The Great Lakes are one of the natural wonders of the world. But the Lakes are losing water, and are threatened by chemical and biological pollution. Demand for clean, fresh water is increasing at a staggering rate worldwide. Recognizing these threats, PEC works cooperatively with numerous and varied stakeholders throughout the Great Lakes basin, including elected state, county and local officials, agencies, business people, and conservation organizations to educate key audiences about the importance of the Great Lakes, particularly Lake Erie, to the states' and region's economy and environment. PEC's efforts include three major components: Education, stakeholder facilitation and mediation, and implementation assistance. PEC works with other regional partners to educate the media, key decision makers, land owners and farmers, business leaders, scientists, and other audiences on the importance of the Great Lakes and the need to the protect the region's most critical natural resource - water. Maintaining water supplies is essential to the region's ecology and economy. And there is an urgent need for action now, because the Great Lakes could face major water withdrawals as other regions of the country look to replenish their supplies. Building on its past experience with stakeholder processes and its current involvement with the state's Great Lakes basin Water Planning Committee, PEC has identified key stakeholders and continues to engage them in a series of discussions on the Great Lakes with the intention of developing consensus that can be leveraged to conserve and restore the Lakes.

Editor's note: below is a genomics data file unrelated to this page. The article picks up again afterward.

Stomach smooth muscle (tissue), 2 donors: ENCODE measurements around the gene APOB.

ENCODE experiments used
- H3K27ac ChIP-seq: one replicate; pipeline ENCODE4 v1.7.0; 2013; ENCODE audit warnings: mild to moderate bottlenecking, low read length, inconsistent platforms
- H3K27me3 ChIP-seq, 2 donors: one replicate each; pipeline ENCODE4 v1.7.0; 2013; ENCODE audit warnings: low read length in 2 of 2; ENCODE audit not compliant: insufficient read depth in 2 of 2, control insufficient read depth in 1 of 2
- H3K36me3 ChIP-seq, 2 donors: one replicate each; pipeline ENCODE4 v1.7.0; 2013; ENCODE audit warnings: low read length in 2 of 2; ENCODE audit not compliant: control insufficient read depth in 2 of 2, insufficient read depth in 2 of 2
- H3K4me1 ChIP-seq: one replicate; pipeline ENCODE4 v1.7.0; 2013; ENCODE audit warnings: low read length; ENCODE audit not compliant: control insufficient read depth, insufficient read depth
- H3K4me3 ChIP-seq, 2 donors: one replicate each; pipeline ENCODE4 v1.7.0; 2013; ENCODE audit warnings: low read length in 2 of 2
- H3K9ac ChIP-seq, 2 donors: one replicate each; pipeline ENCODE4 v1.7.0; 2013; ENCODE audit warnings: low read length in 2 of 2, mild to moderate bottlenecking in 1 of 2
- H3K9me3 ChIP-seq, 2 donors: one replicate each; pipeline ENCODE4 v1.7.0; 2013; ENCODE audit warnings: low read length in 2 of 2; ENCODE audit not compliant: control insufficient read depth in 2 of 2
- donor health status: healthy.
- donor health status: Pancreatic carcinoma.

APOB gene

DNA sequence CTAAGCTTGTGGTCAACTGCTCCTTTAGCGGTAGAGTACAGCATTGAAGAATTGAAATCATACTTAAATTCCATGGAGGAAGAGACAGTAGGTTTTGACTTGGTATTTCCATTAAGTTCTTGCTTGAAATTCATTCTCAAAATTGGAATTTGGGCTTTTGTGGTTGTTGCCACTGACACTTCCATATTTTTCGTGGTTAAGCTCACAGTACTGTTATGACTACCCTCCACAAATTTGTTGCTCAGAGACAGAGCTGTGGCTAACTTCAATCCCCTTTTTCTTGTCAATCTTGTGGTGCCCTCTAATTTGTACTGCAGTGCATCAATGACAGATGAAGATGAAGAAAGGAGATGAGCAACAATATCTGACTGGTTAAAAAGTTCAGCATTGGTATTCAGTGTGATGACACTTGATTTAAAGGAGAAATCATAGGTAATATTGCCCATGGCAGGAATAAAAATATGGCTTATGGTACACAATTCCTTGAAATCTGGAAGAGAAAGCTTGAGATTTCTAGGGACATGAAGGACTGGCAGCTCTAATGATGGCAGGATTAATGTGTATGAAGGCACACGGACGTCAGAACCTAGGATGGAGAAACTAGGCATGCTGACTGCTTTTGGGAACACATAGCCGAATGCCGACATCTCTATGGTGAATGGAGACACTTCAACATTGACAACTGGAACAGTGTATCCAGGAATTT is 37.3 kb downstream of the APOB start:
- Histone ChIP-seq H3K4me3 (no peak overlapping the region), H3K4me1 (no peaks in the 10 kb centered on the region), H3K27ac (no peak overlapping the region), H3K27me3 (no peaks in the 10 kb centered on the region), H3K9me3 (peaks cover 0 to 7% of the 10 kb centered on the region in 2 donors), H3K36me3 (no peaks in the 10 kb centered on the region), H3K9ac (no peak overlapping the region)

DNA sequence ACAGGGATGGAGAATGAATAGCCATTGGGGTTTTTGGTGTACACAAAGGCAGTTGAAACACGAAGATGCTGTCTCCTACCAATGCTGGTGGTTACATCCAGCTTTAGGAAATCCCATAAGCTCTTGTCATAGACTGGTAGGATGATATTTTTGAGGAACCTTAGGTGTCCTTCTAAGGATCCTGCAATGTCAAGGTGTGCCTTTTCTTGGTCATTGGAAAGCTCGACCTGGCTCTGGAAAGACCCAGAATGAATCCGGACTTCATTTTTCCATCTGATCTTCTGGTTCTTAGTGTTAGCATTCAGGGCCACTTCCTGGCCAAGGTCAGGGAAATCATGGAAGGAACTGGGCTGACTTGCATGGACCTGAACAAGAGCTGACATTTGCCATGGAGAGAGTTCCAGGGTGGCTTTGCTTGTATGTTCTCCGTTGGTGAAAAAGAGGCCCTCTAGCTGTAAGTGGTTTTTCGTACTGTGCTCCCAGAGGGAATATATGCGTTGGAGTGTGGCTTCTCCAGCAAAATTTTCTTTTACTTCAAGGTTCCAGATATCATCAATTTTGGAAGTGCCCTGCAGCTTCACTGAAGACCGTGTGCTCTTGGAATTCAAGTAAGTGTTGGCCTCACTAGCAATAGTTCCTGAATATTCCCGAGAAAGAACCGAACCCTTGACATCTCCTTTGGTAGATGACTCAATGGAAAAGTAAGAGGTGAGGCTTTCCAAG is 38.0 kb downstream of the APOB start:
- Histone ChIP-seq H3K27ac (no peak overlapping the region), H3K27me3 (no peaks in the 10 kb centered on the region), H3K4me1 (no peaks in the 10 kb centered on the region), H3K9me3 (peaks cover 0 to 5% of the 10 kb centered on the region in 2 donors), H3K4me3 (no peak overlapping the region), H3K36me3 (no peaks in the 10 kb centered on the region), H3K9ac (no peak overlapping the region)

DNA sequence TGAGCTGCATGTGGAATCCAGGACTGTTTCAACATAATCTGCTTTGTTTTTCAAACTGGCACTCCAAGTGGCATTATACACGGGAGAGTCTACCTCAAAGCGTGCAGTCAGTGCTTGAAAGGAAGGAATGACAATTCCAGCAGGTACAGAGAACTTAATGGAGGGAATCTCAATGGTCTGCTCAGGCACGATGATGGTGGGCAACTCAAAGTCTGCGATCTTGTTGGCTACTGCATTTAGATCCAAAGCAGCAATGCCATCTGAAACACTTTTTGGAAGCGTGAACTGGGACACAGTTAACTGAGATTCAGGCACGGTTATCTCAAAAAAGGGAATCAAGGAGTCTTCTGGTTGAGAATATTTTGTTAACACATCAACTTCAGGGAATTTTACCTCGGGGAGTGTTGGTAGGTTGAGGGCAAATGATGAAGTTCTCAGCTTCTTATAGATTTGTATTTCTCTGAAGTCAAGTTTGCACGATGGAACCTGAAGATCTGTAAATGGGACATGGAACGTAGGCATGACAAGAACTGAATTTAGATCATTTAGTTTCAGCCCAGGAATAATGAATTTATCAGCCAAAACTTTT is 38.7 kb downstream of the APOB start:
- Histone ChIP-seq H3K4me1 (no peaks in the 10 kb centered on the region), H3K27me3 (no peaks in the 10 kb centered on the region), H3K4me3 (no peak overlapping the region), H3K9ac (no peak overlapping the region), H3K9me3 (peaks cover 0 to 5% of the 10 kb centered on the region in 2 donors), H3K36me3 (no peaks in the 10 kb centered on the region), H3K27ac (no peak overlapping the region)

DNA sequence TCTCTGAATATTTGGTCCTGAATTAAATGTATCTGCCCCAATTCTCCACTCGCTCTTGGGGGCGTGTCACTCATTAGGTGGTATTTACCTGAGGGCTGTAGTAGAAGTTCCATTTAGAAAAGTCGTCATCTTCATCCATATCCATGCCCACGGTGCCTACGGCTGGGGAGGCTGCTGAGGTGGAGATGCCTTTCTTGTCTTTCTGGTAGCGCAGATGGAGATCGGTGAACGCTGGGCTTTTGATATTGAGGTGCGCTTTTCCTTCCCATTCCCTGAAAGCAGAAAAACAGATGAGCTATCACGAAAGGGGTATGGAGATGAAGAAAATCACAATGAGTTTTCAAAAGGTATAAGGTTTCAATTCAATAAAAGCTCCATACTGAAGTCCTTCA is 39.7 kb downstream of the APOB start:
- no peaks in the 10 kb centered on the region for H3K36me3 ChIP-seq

As a critical step forward in their recognition of the value of the Great Lakes as a public resource, in 2005 the eight Great Lakes governors endorsed an unprecedented agreement for protecting the Great Lakes: the "Great Lakes - Saint Lawrence River Basin Water Resources Compact" (please see: http://www.cglg.org/projects/water/CompactImplementation.asp). Governor Ed Rendell endorsed the Compact after years of work, including the tireless efforts of Governor Tom Ridge dating back to the 1990s. That Compact will provide equal protection for Great Lakes states as we enjoy, use and care for the waters of the Great Lakes now and into the future.